Advertisement
Browse Subject Areas
?

Click through the PLOS taxonomy to find articles in your field.

For more information about PLOS Subject Areas, click here.

  • Loading metrics

Antizyme Inhibitor 2 Hypomorphic Mice. New Patterns of Expression in Pancreas and Adrenal Glands Suggest a Role in Secretory Processes

  • Carlos López-Garcia,

    Affiliation Department of Biochemistry and Molecular Biology B and Immunology, School of Medicine, University of Murcia, Murcia, Spain

  • Bruno Ramos-Molina,

    Affiliation Department of Biochemistry and Molecular Biology B and Immunology, School of Medicine, University of Murcia, Murcia, Spain

  • Ana Lambertos,

    Affiliation Department of Biochemistry and Molecular Biology B and Immunology, School of Medicine, University of Murcia, Murcia, Spain

  • Andrés J. López-Contreras,

    Affiliation Genomic Instability Group, Spanish National Cancer Research Centre (CNIO), Madrid, Spain

  • Asunción Cremades,

    Affiliations Department of Pharmacology, School of Medicine, University of Murcia, Murcia, Spain, Instituto Murciano de Investigación Biosanitaria (IMIB), Murcia, Spain

  • Rafael Peñafiel

    rapegar@um.es

    Affiliations Department of Biochemistry and Molecular Biology B and Immunology, School of Medicine, University of Murcia, Murcia, Spain, Instituto Murciano de Investigación Biosanitaria (IMIB), Murcia, Spain

Antizyme Inhibitor 2 Hypomorphic Mice. New Patterns of Expression in Pancreas and Adrenal Glands Suggest a Role in Secretory Processes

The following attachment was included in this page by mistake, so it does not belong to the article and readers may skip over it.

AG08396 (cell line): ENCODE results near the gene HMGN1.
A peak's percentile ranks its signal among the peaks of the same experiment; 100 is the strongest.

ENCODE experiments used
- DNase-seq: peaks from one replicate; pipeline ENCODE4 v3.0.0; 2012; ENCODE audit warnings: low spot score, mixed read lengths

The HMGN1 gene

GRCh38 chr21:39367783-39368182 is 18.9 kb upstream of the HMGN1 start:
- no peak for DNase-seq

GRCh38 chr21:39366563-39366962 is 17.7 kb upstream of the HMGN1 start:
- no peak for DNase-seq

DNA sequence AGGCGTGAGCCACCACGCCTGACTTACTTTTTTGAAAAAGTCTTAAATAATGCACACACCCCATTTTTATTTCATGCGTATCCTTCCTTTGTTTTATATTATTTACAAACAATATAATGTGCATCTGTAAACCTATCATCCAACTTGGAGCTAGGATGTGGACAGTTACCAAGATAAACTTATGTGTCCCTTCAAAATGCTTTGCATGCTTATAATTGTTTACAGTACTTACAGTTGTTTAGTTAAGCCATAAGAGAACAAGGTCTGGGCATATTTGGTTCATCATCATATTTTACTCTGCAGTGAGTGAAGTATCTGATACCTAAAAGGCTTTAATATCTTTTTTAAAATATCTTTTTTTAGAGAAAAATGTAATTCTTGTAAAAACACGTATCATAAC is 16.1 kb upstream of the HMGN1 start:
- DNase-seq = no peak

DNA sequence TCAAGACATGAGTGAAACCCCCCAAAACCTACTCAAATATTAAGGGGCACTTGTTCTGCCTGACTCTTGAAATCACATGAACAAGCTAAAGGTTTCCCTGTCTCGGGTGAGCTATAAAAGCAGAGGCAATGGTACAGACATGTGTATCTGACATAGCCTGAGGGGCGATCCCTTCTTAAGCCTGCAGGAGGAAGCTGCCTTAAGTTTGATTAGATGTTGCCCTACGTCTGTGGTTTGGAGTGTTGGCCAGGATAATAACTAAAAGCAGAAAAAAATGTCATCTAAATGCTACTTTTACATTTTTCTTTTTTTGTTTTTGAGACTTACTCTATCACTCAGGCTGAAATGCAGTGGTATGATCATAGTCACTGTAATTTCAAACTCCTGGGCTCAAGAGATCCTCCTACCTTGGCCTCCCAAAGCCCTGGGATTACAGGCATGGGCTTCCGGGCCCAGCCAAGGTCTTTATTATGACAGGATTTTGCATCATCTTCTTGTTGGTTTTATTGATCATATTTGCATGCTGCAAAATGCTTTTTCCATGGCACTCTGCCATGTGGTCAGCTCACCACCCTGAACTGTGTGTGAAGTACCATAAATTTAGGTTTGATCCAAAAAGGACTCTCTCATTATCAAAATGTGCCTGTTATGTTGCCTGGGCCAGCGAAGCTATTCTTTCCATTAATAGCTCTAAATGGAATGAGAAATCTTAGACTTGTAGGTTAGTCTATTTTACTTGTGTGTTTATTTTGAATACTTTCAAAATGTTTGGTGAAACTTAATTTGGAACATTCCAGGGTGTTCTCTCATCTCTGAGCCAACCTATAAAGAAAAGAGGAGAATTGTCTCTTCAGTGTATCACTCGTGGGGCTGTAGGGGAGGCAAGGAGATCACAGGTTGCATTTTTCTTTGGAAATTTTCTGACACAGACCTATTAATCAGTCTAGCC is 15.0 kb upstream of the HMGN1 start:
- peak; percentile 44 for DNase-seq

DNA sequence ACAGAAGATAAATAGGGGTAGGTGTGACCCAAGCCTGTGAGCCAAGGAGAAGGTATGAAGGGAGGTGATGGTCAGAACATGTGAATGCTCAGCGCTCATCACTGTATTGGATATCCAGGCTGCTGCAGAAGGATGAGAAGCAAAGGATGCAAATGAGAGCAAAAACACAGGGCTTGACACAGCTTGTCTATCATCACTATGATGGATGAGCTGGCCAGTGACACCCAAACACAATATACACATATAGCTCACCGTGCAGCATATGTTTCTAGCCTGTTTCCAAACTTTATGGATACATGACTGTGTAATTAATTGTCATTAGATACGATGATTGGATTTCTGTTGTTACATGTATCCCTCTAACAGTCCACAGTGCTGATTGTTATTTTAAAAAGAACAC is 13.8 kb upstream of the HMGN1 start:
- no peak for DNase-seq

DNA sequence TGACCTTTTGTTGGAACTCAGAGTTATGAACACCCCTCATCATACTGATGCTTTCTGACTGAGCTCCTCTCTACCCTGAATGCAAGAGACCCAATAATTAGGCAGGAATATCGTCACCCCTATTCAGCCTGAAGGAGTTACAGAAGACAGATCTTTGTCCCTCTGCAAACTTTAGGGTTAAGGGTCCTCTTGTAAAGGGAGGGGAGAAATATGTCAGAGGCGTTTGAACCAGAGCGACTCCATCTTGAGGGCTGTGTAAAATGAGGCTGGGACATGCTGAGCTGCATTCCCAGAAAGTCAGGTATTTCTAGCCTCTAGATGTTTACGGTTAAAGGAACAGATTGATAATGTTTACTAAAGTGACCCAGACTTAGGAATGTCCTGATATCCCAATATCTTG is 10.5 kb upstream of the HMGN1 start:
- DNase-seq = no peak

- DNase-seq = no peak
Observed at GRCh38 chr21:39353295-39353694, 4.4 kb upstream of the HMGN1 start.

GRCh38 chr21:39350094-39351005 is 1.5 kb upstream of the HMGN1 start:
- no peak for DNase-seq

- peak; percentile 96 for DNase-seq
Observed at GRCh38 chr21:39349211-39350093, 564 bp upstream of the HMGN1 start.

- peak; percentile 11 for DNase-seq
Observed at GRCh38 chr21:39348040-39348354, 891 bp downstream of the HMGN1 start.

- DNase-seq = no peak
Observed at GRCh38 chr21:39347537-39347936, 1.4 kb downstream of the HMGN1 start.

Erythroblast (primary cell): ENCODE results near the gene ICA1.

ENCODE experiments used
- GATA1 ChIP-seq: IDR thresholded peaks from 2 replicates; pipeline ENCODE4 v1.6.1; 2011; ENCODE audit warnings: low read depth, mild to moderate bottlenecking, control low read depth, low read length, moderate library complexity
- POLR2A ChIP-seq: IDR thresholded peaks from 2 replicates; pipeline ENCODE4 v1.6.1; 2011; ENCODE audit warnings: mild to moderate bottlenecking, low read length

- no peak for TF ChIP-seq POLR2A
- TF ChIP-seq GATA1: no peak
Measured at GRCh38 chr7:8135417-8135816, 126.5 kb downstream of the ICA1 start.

• Carlos López-Garcia, 
  • Bruno Ramos-Molina, 
  • Ana Lambertos, 
  • Andrés J. López-Contreras, 
  • Asunción Cremades, 
  • Rafael Peñafiel
PLOS
x

Abstract

The intracellular levels of polyamines, polycations implicated in proliferation, differentiation and cell survival, are regulated by controlling their biosynthesis, catabolism and transport. Antizymes and antizyme inhibitors are key regulatory proteins of polyamine levels by affecting ornithine decarboxylase, the rate-limiting biosynthetic enzyme, and polyamine uptake. We recently described the molecular function of a novel antizyme inhibitor (AZIN2). However, the physiological function of AZIN2 in mammals is mostly unknown. To gain insight on the tissue expression profile of AZIN2 and to find its possible physiological role, we have generated, transgenic mice with severe Azin2 hypomorphism. This mouse model expresses transgenic bacterial β-D-galactosidase as a reporter gene, under the control of the Azin2 endogenous promoter, what allows a very sensitive and specific detection of the expression of the gene in the different tissues of transgenic mice. The biochemical and histochemical analyses of β-D-galactosidase together with the quantification of Azin2 mRNA levels, corroborated that AZIN2 is mainly expressed in testis and brain, and showed for the first time that AZIN2 is also expressed in the adrenal glands and pancreas. In these tissues, AZIN2 was not expressed in all type of cells, but rather in specific type of cells. Thus, AZIN2 was mainly found in the haploid germinal cells of the testis and in different brain regions such as hippocampus and cerebellum, particularly in specific type of neurons. In the adrenal glands and pancreas, the expression was restricted to the adrenal medulla and to the Langerhans islets, respectively. Interestingly, plasma insulin levels were significantly reduced in the transgenic mice. These results support the idea that AZIN2 may have a role in the modulation of reproductory and secretory functions and that this mouse model might be an interesting tool for the progress of our understanding on the role of AZIN2 and polyamines in specific mammalian cells.

Introduction